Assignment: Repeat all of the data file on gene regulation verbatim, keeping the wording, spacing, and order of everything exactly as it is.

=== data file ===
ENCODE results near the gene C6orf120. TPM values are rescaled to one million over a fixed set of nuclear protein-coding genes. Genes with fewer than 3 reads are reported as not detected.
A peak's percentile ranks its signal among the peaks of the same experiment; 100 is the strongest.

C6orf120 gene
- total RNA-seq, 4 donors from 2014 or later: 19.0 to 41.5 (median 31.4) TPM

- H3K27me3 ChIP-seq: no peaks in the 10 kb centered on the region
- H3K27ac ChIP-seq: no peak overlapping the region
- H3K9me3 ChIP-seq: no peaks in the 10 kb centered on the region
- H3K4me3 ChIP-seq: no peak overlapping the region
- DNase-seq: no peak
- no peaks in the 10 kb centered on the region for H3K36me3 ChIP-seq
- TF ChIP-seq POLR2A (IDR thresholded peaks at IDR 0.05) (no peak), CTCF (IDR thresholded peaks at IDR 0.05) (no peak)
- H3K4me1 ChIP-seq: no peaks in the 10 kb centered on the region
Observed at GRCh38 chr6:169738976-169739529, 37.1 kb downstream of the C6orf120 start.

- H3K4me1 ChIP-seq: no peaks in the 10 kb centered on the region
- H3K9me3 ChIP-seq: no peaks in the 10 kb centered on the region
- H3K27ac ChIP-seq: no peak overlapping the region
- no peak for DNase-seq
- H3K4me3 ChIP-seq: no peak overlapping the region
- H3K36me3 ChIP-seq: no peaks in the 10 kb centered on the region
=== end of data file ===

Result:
ENCODE results near the gene C6orf120. TPM values are rescaled to one million over a fixed set of nuclear protein-coding genes. Genes with fewer than 3 reads are reported as not detected.
A peak's percentile ranks its signal among the peaks of the same experiment; 100 is the strongest.

C6orf120 gene
- total RNA-seq, 4 donors from 2014 or later: 19.0 to 41.5 (median 31.4) TPM

- H3K27me3 ChIP-seq: no peaks in the 10 kb centered on the region
- H3K27ac ChIP-seq: no peak overlapping the region
- H3K9me3 ChIP-seq: no peaks in the 10 kb centered on the region
- H3K4me3 ChIP-seq: no peak overlapping the region
- DNase-seq: no peak
- no peaks in the 10 kb centered on the region for H3K36me3 ChIP-seq
- TF ChIP-seq POLR2A (IDR thresholded peaks at IDR 0.05) (no peak), CTCF (IDR thresholded peaks at IDR 0.05) (no peak)
- H3K4me1 ChIP-seq: no peaks in the 10 kb centered on the region
Observed at GRCh38 chr6:169738976-169739529, 37.1 kb downstream of the C6orf120 start.

- H3K4me1 ChIP-seq: no peaks in the 10 kb centered on the region
- H3K9me3 ChIP-seq: no peaks in the 10 kb centered on the region
- H3K27ac ChIP-seq: no peak overlapping the region
- no peak for DNase-seq
- H3K4me3 ChIP-seq: no peak overlapping the region
- H3K36me3 ChIP-seq: no peaks in the 10 kb centered on the region